Stay tuned for our next installment from the Harry Hazen Papers.

Tank rush, September 23, 1916

Tank rush, September 23, 1916.

Tank rush, September 23, 1916.

Tank rush, September 23, 1916.

Throwback to the University Farm Agricola on September 22, 1916

September 22nd, 2016 by Sara Gunasekara

In celebration of the California Aggie‘s return to a weekly print edition which launched today, here is a throwback to the Weekly Agricola issue from September 22, 1916.

Publication of the Weekly Agricola, a four page student newspaper, began on September 29, 1915.  The September 22, 1916, issue debuted the new title of University Farm Agricola. In November 1992, the newspaper became the California Aggie.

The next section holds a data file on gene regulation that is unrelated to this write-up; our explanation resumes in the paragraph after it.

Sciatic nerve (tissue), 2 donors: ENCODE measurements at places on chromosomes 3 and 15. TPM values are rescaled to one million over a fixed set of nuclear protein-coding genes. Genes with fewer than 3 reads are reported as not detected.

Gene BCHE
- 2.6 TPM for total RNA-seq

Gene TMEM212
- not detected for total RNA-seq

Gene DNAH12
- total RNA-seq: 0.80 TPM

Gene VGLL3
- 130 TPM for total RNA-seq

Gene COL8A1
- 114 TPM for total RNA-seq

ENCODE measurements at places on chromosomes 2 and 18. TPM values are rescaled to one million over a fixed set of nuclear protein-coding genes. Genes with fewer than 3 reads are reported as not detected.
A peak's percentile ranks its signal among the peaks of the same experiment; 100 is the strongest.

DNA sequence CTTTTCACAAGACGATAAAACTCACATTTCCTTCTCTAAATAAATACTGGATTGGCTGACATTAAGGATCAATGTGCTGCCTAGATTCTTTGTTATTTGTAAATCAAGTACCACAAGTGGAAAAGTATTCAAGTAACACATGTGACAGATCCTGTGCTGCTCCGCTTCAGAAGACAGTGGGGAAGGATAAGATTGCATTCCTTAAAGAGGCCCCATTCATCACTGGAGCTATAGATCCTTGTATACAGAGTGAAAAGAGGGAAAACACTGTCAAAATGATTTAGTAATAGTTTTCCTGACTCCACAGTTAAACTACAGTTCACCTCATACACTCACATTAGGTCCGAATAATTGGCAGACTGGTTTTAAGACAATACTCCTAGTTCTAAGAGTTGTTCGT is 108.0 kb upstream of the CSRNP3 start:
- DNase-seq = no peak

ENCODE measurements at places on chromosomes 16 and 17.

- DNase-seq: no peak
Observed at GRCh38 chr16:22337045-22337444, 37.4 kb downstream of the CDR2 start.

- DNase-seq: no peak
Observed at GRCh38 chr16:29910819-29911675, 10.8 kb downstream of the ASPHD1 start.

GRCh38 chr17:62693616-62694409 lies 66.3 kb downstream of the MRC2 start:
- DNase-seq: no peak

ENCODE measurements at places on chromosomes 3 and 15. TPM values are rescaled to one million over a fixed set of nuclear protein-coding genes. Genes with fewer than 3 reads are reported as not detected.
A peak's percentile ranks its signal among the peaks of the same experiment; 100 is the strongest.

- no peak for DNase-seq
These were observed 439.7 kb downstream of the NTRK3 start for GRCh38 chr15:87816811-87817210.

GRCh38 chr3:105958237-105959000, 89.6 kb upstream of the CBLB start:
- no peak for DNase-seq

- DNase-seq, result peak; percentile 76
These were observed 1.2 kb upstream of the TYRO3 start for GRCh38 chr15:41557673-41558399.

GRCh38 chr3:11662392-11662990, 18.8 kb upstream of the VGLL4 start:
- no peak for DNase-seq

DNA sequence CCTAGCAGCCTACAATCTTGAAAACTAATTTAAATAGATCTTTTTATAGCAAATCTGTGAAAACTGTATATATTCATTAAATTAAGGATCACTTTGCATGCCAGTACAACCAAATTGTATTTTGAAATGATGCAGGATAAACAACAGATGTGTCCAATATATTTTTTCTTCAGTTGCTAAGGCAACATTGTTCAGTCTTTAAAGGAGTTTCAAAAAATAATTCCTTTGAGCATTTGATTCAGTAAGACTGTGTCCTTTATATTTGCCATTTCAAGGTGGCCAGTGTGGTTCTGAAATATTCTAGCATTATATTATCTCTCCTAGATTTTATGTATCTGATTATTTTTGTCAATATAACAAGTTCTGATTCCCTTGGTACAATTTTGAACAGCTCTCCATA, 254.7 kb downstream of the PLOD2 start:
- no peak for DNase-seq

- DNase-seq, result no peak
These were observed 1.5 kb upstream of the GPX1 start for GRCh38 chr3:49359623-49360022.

Front page of the September 22, 1916 University Farm Agricola

Front page of the September 22, 1916 University Farm Agricola

 

50 Features of Special Collections: Harry Hazen Papers on the University Farm

September 21st, 2016 by Sara Gunasekara

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As today marks the first day of instruction for the 2016 Fall Quarter, we’ve chosen to highlight the collection of Harry Hazen, a student who enrolled at the University Farm (now UC Davis) exactly one hundred years ago in the Fall of 1916.

The Harry Hazen Papers on the University Farm document student life during the earliest years of the Davis campus. The collection, which includes a scrapbook of photographs and memorabilia from 1916-1918, the booklet “Harry and I on the University Farm,” Hazen’s 1918 diploma, two family photographs, as well as booklets on apiculture, was donated in April 2016 by Hazen’s granddaughter.